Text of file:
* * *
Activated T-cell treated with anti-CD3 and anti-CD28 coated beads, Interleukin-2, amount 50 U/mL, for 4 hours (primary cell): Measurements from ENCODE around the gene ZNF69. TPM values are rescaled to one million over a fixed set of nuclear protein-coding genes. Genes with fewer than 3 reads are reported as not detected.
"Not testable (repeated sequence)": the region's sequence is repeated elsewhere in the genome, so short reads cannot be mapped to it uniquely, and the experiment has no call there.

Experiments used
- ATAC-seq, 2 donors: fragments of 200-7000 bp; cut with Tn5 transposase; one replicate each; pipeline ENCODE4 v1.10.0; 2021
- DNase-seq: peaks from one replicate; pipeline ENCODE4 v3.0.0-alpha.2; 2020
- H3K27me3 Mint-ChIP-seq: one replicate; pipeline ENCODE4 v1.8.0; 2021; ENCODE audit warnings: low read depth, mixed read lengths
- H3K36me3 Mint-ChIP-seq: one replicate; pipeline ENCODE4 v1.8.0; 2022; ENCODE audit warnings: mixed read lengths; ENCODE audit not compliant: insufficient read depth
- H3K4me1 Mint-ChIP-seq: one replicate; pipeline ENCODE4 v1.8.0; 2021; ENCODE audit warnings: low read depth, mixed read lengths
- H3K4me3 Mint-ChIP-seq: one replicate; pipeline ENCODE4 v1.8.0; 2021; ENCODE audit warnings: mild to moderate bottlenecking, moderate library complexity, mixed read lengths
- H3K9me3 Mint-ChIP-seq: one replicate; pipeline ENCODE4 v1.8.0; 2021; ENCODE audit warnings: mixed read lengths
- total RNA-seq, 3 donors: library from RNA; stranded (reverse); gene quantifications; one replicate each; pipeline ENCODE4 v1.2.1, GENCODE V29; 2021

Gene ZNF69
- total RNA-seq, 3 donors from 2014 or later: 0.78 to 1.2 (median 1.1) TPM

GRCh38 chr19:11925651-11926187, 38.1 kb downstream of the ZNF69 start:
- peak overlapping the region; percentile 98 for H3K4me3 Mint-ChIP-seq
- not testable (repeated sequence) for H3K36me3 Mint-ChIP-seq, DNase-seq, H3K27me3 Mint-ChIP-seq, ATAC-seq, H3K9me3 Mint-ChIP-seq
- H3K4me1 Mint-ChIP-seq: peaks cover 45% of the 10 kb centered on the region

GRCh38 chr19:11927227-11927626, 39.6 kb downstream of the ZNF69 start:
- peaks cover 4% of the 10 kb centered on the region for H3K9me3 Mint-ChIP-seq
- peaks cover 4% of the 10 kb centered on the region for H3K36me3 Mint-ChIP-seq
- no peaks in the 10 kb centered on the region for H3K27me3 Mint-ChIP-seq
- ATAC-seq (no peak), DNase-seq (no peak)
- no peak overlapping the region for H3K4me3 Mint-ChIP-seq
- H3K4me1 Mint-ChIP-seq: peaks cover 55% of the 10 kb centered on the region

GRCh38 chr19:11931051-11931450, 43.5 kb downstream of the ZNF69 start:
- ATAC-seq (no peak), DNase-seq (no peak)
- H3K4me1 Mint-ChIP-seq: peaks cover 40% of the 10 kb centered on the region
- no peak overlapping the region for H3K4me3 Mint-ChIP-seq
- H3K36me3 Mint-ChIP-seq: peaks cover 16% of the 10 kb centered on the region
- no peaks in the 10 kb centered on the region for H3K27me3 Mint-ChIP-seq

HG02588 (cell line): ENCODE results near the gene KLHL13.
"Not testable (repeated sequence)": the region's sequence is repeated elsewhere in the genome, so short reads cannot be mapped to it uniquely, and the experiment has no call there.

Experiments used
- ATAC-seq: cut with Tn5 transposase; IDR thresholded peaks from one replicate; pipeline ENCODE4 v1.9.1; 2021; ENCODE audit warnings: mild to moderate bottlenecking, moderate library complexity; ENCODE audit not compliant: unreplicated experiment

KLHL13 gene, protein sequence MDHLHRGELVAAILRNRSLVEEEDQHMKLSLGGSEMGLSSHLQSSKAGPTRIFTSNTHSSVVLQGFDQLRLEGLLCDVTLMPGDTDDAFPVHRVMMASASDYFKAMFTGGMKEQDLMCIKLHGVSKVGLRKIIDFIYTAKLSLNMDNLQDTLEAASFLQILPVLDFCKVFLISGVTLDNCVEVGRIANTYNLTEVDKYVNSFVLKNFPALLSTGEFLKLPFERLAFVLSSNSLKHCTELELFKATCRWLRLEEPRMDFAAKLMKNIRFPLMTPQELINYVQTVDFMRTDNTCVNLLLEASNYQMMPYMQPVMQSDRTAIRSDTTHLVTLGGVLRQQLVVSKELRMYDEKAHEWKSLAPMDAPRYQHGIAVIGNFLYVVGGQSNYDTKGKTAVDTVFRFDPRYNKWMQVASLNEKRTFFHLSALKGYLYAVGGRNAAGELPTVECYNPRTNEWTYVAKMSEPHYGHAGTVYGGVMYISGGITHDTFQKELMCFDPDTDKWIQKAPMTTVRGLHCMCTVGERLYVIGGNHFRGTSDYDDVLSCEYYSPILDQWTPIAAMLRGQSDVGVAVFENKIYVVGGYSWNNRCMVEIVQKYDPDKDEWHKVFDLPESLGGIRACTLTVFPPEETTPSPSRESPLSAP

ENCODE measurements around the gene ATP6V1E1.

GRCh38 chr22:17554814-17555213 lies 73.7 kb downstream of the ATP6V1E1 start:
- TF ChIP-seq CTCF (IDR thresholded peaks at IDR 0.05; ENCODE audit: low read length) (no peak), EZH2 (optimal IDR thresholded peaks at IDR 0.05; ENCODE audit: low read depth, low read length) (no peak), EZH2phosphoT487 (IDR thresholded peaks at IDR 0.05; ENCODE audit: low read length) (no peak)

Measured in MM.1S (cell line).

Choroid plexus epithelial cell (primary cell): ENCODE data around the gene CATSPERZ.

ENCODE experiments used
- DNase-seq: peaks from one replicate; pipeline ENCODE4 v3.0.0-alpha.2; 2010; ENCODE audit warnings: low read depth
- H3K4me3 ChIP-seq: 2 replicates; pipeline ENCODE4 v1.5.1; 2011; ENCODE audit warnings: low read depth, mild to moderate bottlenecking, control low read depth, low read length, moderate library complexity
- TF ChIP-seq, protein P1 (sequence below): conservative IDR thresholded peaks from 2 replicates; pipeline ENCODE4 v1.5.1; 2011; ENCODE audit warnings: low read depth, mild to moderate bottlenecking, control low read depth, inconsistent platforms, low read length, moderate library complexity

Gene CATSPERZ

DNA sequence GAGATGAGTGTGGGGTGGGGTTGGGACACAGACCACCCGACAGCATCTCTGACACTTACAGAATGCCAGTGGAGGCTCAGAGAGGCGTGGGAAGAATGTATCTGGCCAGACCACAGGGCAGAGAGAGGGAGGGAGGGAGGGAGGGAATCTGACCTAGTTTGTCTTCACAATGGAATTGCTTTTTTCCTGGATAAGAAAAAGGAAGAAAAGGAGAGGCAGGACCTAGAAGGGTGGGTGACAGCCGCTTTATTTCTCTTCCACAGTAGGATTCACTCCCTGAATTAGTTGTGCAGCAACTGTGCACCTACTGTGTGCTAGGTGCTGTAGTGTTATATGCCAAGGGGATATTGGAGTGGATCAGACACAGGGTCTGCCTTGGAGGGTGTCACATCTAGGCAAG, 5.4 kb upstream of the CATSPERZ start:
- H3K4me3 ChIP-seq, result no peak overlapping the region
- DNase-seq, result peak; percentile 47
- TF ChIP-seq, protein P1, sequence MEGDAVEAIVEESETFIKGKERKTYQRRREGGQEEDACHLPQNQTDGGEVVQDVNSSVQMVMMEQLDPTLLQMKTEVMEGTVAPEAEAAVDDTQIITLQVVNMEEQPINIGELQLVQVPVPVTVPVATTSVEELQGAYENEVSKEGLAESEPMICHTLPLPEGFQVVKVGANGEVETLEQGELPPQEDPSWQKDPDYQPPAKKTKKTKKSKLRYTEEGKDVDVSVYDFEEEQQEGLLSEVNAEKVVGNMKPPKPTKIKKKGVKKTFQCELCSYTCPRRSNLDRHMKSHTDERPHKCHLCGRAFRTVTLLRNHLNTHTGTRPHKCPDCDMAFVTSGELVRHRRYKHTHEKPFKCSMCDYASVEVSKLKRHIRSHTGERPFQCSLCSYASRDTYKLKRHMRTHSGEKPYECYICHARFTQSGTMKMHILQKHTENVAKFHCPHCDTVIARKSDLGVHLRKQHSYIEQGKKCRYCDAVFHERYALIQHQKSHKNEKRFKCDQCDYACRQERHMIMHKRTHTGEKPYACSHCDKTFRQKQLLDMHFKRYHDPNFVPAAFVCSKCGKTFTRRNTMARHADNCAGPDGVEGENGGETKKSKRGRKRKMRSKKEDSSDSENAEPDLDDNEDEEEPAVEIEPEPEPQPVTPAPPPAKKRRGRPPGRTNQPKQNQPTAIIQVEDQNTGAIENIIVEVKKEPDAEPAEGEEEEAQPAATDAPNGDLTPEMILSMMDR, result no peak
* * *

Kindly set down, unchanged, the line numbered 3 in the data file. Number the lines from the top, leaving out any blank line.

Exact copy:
Experiments used